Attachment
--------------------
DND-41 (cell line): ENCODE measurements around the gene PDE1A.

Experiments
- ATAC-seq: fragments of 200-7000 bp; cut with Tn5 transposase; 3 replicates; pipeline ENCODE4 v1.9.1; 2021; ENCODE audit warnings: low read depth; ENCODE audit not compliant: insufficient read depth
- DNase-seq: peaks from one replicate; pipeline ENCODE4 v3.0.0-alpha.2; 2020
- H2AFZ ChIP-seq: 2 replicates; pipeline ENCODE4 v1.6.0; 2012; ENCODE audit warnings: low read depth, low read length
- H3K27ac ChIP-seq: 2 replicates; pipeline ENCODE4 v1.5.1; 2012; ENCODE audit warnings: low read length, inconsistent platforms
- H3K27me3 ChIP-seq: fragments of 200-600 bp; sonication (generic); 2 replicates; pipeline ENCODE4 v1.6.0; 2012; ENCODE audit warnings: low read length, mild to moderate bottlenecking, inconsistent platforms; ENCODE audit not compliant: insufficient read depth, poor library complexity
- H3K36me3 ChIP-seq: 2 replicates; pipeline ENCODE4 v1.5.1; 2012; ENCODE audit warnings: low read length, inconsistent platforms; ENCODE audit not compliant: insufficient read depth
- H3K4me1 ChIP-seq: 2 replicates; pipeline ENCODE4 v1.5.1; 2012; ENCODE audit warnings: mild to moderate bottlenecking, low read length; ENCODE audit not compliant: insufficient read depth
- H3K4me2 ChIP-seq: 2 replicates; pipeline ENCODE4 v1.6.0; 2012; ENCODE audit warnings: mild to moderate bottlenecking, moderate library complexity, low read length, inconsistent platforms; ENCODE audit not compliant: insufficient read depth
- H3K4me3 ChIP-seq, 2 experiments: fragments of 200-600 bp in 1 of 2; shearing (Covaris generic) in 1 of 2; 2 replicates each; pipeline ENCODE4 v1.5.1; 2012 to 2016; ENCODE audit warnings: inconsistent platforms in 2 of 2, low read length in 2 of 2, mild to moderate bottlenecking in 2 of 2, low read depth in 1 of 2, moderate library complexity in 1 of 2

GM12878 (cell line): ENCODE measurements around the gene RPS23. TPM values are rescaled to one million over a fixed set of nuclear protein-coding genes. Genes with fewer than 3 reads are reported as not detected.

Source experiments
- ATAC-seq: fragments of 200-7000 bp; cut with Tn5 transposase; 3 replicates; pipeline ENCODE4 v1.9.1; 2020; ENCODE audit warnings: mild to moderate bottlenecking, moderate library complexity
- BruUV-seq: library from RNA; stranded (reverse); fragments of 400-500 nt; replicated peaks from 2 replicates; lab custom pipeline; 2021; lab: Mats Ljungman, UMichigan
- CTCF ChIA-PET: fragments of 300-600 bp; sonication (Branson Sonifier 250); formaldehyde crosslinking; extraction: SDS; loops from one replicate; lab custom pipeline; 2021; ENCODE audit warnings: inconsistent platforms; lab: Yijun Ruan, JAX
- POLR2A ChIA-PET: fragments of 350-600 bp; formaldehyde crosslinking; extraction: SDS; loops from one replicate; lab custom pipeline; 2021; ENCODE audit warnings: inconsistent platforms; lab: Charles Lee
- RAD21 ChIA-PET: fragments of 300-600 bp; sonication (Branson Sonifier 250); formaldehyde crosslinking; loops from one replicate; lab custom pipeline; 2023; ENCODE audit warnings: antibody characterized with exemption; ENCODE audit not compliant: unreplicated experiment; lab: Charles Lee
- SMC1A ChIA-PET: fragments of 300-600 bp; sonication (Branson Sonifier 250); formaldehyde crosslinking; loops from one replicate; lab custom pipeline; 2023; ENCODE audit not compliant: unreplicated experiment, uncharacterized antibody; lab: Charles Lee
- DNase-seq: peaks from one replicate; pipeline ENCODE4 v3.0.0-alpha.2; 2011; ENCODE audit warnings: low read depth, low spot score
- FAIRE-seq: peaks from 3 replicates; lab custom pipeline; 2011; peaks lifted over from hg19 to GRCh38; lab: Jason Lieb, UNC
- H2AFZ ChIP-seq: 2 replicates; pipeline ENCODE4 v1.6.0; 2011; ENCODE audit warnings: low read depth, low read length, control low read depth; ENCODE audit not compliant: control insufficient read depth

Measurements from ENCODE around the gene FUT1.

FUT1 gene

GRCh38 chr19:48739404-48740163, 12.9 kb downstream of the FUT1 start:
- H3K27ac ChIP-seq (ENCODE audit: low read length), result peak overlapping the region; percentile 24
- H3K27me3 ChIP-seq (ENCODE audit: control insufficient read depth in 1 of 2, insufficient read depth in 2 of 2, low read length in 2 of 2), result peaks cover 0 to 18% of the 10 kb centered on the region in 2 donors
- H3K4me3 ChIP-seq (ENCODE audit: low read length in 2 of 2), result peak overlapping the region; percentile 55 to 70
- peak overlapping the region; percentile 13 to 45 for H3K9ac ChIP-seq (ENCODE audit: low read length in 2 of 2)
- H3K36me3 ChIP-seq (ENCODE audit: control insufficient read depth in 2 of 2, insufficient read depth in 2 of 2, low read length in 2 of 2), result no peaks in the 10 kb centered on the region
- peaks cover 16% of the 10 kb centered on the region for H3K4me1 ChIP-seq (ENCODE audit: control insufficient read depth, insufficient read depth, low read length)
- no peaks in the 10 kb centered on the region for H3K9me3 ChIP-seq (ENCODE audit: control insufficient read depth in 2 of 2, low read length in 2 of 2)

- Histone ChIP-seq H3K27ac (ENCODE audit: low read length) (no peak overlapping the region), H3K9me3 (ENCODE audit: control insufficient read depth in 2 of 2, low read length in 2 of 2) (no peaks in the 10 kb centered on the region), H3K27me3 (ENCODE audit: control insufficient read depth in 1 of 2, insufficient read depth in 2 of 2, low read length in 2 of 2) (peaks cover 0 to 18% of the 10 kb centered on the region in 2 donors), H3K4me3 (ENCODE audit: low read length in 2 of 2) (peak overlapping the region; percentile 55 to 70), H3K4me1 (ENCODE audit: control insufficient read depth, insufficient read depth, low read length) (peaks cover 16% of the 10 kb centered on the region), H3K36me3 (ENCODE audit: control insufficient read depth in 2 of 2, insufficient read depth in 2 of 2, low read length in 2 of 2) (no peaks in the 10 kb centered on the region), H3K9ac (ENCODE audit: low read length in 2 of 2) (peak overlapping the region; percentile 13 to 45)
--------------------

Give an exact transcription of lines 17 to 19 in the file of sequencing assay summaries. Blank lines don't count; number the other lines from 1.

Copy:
- POLR2A ChIA-PET: fragments of 350-600 bp; formaldehyde crosslinking; extraction: SDS; loops from one replicate; lab custom pipeline; 2021; ENCODE audit warnings: inconsistent platforms; lab: Charles Lee
- RAD21 ChIA-PET: fragments of 300-600 bp; sonication (Branson Sonifier 250); formaldehyde crosslinking; loops from one replicate; lab custom pipeline; 2023; ENCODE audit warnings: antibody characterized with exemption; ENCODE audit not compliant: unreplicated experiment; lab: Charles Lee
- SMC1A ChIA-PET: fragments of 300-600 bp; sonication (Branson Sonifier 250); formaldehyde crosslinking; loops from one replicate; lab custom pipeline; 2023; ENCODE audit not compliant: unreplicated experiment, uncharacterized antibody; lab: Charles Lee